3) International Confederation: the reaction of marginalized and overwhelmed governments is to upscale; to join into larger combines to try to take back command from the increasingly unmanageable markets. So we have NAFTA, the EU, dozens of UN agencies, the newest incarnation of the IMF, the WTO, the G-8, G-20 etc, etc. The sole purpose of all of these supra-national organizations is to suppress by treaty and unified intervention what no single national government can: the politically unacceptable demands of the marketplace. These combines are a useless attempt, for the most part, to hold back the tide of history. They attempt in various ways subtle and obvious to regulate securitization into impotence, to stop the slow disintegration of 100 years of socialist institutions comprising the welfare state, and to reverse the transfer of governmental power into private hands. The combines are less stable than is the privately managed marketplace, than are the businesses they are supposed to control.
The combines are less financially sound than the markets they are supposed to dominate, as well. These various confederations will be expensive wreckage in the coming Age of Constraints on a global basis, just as the European Union is becoming the wreckage of the supra-national efforts of socialists in Europe. I study the EU closely because it is a microcosm of what will come to the rest of the world during the course of the rest of my life. The loathing of The Left for individual liberty on a personal level, and for all freedoms market-driven on a macro level, finds its focus in the demand that national sovereignty must be surrendered to international confederations. The future is being driven by the markets in the opposite direction.
4) Technological Individualization: This is the key to the previous three. The ungovernable power of individual companies and individual people via the acquisition and use of communications and computing power expands geometrically while government can only grow linearly. Starting in about 1980 the ability of individuals and corporations to walk around, ignore and avoid official government channels and central bank communications lines, the ability to bypass government-monitored and in some cases government-owned routes of capital transfer drove and allowed the first two drivers above. The world of derivatives is a private world, with the vast majority of hedges, swaps, and speculations being done out of reach of the bureaucrats and regulators. The world is better off for it. Sarbannes-Oxley and Dodd-Frank legislation will not stop this technological, privatizing march, though it will drive all the innovation and benefits of that march out of the US and into areas of the globe less hostile to it. This destruction of American financial innovation, cynically in the name of “safety” but more honestly to stall the engine that is powering market dominance and recover government by fiat, is considered by The Left a small price to pay.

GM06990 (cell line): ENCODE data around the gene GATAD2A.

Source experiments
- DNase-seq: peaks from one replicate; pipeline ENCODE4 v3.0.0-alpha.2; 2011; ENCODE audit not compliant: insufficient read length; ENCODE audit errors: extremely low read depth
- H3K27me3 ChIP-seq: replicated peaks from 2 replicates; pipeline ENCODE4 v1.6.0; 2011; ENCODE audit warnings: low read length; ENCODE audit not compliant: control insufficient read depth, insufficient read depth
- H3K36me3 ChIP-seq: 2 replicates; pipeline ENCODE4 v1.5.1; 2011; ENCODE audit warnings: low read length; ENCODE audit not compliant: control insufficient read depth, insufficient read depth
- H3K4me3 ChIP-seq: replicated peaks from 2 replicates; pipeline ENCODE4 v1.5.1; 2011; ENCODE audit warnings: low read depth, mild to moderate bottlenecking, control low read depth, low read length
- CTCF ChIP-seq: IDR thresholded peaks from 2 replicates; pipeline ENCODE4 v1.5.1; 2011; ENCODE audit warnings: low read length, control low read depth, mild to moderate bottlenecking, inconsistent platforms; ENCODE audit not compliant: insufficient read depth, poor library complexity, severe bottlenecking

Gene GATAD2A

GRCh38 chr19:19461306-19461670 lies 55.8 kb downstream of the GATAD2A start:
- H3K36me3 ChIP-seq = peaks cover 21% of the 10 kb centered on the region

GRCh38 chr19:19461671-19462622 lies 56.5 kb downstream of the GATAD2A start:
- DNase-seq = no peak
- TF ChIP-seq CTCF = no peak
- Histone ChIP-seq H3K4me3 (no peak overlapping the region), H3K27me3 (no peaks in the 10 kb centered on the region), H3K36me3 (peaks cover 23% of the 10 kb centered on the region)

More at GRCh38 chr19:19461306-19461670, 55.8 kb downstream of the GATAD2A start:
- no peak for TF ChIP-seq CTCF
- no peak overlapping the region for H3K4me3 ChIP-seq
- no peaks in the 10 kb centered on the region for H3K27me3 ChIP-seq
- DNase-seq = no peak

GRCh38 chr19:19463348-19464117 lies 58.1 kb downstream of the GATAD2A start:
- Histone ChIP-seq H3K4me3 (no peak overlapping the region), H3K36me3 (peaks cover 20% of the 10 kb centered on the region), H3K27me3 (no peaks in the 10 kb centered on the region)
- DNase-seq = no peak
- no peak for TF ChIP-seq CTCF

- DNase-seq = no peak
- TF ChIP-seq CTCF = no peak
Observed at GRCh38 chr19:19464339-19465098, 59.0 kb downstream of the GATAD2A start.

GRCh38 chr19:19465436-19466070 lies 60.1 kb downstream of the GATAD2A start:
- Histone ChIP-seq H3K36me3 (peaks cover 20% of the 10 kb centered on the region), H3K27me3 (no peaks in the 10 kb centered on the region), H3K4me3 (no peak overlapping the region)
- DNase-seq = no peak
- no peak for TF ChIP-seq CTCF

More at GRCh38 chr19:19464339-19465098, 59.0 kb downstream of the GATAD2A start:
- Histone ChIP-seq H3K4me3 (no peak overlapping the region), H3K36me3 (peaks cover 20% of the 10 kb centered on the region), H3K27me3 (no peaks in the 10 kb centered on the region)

The propaganda regarding the “evils” of free market capitalism put out by the MSM is not winning the debate in the US, fortunately, but it is in Europe. Which might explain the inflow of immigrants in the US and the outflow in the EU. “People vote with their feet”, is the best proof I can offer of the will of the people of the world for freedom of action and a merit-based society.
None of these four drivers add up to “globalization” as the word is commonly used, implying some sort of expanding unity. This is expanding disunity. This is atomization of government and society. And it’s healthy and wealthy and wise. This is economic process independent of government, and it’s precisely why socialist governments which refuse to participate in this openness, this explosion of individualism, top the list of the poorest nations on the globe. Nations that reject this atomization outright are poor and internally violent: North Korea, most of the Mid-East, too much of Africa. Those that attempt to stall and contain it, the EU for instance, are economically weak and governmentally ill. Countries that embrace this economic atomization … China, India, Australia and the USA most prominently … show resilience to shocks and trauma and lead the list of nations thriving.
The fires of this four-driver change were lit when the Bretton Woods Accord collapsed in the early 1970′s and broke out in a uncontrollable blaze with the coming of the personal computer and cell phone. I am at a loss to see what will stuff this genie back into his bottle and return the world to the socialist’s paradise of 1975. Today, the markets rule. But don’t call it globalization.
Cato blogs at Cato’s Domain.